Carsharing at Swedavia’s airports: Already transformative?
As additional revenues become paramount to the success of airports, companies need to diversify to gain the highest income they can. At Swedavia, Head of Parking, Entry and Mobility, Vita Andrews, is faced with that very dilemma; how can the airports capitalise on the latest venture? Here, she reveals how carsharing could be the next big thing.
How has carsharing developed for us so far here at Swedavia AB? It has been around a long time as a service category and is hopefully now set to advance in a transformative way to enable rapid growth.
But before getting further into the topic of carsharing, I would like to give a brief overview of Swedavia AB. We are the state-owned actor responsible for the operating of all the larger airports in Sweden. Our biggest airport is Arlanda, which serves Stockholm and the surrounding region. Last year Arlanda served 27 million passengers. Stockholm is followed by Landvetter, which serves Gothenburg and its surrounding region, and welcomed seven million passengers in 2018. Overall, Swedavia served 42 million passengers during 2018.
Moving closer to the topic of carsharing, Swedavia has resources dedicated to managing and further developing what we call ‘Parking, Entry and Mobility’. Revenue-wise, parking is the biggest part of this. We manage just over 30,000 spaces designated for different uses. However, our mission is to facilitate the ways that passengers – as well as providers serving them and other aspects of our facilities – come into, dwell at and depart from our airports.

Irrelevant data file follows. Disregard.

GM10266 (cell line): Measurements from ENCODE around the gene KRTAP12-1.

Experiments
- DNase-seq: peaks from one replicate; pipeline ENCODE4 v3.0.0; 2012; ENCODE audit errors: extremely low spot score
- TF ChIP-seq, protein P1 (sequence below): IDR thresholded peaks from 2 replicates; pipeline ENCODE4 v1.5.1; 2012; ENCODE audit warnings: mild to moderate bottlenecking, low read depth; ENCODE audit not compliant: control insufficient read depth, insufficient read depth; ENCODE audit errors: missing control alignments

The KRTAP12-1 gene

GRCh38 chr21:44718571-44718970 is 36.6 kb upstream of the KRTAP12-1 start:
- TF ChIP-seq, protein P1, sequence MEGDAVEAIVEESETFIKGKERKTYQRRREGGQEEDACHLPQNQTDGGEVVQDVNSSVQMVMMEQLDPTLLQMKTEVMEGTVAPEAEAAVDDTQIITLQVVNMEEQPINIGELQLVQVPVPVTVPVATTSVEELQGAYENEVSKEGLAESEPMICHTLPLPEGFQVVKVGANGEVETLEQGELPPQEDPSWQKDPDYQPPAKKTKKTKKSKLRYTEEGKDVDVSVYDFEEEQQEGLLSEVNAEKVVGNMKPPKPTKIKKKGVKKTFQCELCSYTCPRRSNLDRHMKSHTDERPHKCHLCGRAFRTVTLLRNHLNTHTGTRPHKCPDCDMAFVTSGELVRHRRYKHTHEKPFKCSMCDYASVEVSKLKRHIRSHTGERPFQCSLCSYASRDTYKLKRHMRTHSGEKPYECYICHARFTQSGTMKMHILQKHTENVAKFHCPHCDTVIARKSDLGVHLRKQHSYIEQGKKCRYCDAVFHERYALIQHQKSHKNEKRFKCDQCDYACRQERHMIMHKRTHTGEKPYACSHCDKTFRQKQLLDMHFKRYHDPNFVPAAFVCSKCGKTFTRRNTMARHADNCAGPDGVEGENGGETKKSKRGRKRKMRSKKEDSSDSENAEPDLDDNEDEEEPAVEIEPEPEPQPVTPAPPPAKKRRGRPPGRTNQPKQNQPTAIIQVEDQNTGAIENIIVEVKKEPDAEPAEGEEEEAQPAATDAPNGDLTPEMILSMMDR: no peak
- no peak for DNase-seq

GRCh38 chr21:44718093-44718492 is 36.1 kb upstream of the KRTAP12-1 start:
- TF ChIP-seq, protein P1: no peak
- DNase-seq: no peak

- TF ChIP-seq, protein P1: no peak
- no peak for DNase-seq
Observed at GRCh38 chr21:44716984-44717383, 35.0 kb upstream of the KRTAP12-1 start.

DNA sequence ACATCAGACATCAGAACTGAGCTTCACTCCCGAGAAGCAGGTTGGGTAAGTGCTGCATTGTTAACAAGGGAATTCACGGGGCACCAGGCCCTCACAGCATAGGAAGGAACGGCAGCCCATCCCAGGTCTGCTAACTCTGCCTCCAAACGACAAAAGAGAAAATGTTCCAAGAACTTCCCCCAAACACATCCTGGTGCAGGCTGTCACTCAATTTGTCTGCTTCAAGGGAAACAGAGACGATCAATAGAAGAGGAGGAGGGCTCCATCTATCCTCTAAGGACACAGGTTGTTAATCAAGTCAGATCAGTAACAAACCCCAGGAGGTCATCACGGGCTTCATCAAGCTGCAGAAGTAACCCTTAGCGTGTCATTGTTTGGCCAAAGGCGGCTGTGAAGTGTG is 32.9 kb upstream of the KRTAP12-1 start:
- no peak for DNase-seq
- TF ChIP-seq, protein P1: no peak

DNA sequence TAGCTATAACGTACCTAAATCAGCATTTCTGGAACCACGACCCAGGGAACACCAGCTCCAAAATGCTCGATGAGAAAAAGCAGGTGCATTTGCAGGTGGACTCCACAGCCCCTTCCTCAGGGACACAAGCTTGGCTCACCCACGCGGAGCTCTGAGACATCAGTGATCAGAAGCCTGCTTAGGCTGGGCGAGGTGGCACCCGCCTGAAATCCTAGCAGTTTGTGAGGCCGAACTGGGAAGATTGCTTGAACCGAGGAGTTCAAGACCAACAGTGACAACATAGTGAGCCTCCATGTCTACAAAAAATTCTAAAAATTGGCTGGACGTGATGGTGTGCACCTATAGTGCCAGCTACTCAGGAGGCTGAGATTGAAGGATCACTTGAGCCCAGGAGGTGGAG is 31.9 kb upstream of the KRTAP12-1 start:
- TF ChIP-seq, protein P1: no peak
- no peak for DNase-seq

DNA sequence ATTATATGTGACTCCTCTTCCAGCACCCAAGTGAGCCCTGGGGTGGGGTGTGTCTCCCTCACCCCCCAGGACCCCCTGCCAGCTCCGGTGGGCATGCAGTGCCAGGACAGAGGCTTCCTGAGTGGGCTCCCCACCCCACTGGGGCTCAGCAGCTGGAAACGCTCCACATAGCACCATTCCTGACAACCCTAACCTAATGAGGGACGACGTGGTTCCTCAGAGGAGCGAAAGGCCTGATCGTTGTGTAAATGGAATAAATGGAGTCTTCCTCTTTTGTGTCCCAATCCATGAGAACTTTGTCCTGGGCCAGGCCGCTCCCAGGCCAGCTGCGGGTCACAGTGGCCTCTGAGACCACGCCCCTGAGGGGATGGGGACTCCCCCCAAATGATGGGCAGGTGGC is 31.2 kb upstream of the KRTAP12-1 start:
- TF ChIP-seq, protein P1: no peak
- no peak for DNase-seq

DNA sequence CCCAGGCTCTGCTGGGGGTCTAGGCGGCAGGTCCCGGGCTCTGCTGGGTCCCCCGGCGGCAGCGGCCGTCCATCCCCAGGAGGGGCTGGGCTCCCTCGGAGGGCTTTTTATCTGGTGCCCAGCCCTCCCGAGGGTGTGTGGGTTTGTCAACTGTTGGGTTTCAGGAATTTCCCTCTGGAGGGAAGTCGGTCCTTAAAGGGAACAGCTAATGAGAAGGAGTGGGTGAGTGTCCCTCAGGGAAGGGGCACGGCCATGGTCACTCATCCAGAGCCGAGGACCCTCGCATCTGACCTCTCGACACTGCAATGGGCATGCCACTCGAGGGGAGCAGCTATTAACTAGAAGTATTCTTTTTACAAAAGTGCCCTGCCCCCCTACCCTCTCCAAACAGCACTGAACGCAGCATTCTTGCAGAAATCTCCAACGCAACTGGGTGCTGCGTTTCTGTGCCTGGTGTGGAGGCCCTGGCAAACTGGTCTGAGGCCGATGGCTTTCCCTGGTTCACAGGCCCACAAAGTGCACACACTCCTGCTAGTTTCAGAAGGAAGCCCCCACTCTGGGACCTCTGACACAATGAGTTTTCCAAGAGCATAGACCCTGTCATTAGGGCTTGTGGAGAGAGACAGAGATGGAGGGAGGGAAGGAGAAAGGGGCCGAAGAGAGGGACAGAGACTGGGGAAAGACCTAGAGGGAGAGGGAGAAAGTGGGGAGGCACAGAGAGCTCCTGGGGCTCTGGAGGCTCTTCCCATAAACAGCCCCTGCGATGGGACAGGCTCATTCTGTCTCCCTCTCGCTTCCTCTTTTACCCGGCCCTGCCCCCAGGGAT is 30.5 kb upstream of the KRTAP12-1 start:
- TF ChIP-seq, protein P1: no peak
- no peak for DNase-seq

Most broadly, our goal at Swedavia is for parking, entry and mobility to serve its customers in the most environmentally-friendly, efficient and effective ways possible. Our goal is not to advance carsharing per-se, but to identify and embrace the best way for individual travellers and service providers to enter and depart the airport. From this perspective, we believe carsharing shows great potential.
Of course, carsharing is just one type of shared mobility. Looking more broadly, shared mobility is a way to share resource – something which has been embraced across society for a long time. Swedavia’s public airports and the air traffic control infrastructure which supports them are ubiquitous forms for resource sharing.
At Swedavia, we are still in the early stages of supporting strict carsharing. Our principal carsharing partner today is SunFleet, and our first arrangement to support them was introduced in 2014. We did have an additional arrangement with DriveNow, but the company decided to exit the Stockholm region in autumn 2018.
Today, we estimate that annual strict carsharing represents well under one per cent of all the means by which parties transport themselves to and from our airports. Our car rental partners, not surprisingly, view themselves as long-running actors in this market when a less limiting and likely more correct definition of it is applied. It is more useful to recognise that these services will continue to morph and evolve as new disruptive actors enter the market, too.
Our car rental partners are already working to transform how they facilitate arrangements whereby parties utilise their vehicles. Hertz and Avis, for example, have informed us they shall become fully-fledged carsharing actors; making it easier for their customers to contract for and access their vehicles whilst supporting shorter periods of use.